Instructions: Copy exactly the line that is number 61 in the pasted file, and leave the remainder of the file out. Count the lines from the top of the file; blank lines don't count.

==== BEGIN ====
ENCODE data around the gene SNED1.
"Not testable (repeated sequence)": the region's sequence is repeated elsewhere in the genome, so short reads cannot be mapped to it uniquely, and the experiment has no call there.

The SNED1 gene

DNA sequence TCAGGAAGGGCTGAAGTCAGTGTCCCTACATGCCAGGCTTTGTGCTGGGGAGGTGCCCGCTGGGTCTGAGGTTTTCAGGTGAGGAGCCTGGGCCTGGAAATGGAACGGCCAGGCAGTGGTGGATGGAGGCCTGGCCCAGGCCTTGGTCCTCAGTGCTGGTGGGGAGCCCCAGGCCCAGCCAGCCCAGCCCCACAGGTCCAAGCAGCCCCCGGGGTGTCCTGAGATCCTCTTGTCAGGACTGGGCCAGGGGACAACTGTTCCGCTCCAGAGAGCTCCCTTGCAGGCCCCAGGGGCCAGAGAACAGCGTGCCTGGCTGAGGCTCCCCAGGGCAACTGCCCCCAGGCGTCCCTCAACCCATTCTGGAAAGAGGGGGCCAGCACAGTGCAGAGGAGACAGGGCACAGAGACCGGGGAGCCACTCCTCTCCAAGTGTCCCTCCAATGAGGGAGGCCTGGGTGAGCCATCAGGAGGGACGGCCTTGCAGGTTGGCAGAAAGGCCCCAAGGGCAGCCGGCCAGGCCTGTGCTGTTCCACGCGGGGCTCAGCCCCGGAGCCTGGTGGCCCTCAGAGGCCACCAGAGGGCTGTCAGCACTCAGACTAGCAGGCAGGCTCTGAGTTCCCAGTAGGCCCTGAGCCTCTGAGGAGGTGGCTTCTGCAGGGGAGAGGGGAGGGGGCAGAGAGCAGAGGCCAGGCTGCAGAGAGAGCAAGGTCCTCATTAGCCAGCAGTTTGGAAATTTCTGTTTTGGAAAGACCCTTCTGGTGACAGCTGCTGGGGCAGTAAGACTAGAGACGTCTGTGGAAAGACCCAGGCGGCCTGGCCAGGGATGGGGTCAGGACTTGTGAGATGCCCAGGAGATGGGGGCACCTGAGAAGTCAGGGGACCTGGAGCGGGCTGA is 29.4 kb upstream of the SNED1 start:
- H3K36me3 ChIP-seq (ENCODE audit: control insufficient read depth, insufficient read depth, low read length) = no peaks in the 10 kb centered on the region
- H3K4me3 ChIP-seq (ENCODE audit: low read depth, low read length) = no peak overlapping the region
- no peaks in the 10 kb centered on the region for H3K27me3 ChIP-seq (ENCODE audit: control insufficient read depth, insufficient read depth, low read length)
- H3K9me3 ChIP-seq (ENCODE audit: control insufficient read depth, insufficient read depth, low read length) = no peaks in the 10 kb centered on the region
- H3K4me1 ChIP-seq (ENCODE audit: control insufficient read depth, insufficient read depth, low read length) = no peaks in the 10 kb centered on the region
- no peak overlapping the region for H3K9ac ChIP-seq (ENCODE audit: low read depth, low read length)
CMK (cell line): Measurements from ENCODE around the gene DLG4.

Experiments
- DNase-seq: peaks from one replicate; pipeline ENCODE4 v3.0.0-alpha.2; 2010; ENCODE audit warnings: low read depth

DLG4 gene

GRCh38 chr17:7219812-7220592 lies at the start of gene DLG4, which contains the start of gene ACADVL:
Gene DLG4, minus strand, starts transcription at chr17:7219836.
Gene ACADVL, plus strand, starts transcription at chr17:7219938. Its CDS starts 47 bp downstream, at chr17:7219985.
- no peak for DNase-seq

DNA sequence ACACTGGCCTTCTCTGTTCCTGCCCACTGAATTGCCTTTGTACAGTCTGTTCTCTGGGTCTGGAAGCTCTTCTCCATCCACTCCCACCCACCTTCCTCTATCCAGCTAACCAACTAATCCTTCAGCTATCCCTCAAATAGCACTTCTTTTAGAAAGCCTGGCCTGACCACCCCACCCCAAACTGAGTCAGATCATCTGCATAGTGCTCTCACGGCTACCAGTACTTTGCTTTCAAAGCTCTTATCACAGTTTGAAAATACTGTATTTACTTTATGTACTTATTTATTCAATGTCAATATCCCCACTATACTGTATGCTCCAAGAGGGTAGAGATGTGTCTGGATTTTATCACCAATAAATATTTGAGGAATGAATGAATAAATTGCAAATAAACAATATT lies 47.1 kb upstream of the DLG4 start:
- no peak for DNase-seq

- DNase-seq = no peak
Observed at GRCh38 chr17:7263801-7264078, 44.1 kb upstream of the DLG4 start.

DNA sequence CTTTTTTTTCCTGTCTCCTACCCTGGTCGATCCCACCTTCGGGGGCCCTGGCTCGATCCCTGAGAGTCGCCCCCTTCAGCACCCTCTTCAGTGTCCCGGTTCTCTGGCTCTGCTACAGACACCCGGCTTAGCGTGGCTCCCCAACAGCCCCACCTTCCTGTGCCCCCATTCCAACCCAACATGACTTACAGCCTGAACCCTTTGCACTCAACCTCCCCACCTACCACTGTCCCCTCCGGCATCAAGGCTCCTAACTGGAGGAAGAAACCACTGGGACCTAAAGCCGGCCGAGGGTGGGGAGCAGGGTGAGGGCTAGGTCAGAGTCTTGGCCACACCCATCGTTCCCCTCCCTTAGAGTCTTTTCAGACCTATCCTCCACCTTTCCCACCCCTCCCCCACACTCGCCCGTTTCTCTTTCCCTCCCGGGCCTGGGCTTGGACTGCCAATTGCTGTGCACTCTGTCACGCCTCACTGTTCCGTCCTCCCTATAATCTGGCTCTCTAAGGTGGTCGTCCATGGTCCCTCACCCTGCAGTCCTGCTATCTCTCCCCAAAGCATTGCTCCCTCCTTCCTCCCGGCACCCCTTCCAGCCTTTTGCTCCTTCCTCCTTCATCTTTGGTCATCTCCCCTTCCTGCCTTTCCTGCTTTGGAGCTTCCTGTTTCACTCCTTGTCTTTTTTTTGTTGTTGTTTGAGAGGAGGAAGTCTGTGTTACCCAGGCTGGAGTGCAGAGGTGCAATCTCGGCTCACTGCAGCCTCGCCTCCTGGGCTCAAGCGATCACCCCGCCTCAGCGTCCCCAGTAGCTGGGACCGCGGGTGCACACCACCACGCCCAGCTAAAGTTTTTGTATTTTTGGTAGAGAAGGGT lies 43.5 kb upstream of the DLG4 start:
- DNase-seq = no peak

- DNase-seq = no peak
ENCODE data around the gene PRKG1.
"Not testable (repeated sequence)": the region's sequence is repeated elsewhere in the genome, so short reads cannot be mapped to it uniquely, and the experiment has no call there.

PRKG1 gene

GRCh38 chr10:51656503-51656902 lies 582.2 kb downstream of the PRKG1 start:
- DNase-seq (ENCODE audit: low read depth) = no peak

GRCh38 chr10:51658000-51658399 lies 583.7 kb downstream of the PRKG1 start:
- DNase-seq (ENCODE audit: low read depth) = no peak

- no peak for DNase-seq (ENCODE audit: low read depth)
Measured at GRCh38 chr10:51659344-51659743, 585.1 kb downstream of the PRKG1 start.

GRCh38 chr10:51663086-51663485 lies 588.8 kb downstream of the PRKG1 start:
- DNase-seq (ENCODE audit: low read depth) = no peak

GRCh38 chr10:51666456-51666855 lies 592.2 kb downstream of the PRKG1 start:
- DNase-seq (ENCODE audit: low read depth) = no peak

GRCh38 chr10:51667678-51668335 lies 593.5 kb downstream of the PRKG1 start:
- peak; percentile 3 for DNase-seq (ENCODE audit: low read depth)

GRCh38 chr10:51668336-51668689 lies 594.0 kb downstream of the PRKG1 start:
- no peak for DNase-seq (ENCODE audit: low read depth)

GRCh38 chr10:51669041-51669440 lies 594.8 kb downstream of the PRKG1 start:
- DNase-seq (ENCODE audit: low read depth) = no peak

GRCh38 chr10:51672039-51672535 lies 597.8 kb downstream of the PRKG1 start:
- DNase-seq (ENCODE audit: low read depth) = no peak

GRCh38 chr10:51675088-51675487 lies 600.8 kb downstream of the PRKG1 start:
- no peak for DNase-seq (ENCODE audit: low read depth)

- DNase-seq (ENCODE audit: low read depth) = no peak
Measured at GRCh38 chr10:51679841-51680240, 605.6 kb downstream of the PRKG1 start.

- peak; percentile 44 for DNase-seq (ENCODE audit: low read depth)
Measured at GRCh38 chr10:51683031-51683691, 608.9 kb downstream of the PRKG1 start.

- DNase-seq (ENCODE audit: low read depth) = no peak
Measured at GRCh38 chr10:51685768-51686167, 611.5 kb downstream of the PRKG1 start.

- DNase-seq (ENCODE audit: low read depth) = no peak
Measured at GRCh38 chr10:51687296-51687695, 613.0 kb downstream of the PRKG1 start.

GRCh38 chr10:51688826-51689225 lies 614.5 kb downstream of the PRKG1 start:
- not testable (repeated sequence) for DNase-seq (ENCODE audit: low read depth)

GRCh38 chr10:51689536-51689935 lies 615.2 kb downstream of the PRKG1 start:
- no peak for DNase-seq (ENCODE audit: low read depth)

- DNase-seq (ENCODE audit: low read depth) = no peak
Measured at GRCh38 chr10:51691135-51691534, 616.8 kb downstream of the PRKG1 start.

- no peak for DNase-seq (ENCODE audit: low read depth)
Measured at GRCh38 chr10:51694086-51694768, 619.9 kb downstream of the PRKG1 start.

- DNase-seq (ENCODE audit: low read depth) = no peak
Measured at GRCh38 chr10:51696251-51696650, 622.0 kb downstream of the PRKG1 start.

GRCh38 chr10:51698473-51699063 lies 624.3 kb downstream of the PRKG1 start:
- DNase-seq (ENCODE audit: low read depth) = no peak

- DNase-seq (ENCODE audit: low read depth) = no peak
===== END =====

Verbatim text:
- DNase-seq (ENCODE audit: low read depth) = no peak